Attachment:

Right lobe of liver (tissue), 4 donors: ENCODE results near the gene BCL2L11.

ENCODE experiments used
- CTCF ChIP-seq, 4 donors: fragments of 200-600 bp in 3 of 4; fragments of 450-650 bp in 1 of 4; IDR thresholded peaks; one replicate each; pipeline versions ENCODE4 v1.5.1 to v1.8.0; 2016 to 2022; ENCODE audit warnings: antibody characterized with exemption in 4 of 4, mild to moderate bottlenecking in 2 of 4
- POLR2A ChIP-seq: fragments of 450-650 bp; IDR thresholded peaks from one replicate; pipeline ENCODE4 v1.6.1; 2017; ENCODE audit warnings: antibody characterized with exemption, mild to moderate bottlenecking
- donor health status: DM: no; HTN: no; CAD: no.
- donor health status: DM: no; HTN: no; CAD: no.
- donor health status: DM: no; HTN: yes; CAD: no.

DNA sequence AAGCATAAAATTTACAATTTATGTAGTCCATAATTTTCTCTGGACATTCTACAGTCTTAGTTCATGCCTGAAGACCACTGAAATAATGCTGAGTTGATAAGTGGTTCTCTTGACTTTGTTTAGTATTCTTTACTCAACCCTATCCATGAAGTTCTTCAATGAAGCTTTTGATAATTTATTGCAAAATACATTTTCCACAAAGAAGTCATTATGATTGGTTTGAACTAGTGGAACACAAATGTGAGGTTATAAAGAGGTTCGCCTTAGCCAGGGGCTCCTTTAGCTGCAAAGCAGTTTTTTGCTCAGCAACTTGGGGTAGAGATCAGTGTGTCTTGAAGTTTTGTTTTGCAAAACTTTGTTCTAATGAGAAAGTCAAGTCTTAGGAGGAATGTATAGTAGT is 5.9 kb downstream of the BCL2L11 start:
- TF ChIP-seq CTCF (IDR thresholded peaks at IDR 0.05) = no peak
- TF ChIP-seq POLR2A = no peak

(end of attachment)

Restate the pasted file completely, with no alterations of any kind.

Right lobe of liver (tissue), 4 donors: ENCODE results near the gene BCL2L11.

ENCODE experiments used
- CTCF ChIP-seq, 4 donors: fragments of 200-600 bp in 3 of 4; fragments of 450-650 bp in 1 of 4; IDR thresholded peaks; one replicate each; pipeline versions ENCODE4 v1.5.1 to v1.8.0; 2016 to 2022; ENCODE audit warnings: antibody characterized with exemption in 4 of 4, mild to moderate bottlenecking in 2 of 4
- POLR2A ChIP-seq: fragments of 450-650 bp; IDR thresholded peaks from one replicate; pipeline ENCODE4 v1.6.1; 2017; ENCODE audit warnings: antibody characterized with exemption, mild to moderate bottlenecking
- donor health status: DM: no; HTN: no; CAD: no.
- donor health status: DM: no; HTN: no; CAD: no.
- donor health status: DM: no; HTN: yes; CAD: no.

DNA sequence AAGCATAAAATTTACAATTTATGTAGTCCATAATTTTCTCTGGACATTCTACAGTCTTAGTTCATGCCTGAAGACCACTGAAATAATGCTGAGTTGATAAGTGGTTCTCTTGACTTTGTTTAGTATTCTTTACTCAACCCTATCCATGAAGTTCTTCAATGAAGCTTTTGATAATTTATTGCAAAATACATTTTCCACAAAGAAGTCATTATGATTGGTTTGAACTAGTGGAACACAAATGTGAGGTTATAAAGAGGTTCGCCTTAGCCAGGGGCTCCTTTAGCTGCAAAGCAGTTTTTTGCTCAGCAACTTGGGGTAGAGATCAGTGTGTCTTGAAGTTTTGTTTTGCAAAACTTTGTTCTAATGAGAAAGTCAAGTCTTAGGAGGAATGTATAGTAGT is 5.9 kb downstream of the BCL2L11 start:
- TF ChIP-seq CTCF (IDR thresholded peaks at IDR 0.05) = no peak
- TF ChIP-seq POLR2A = no peak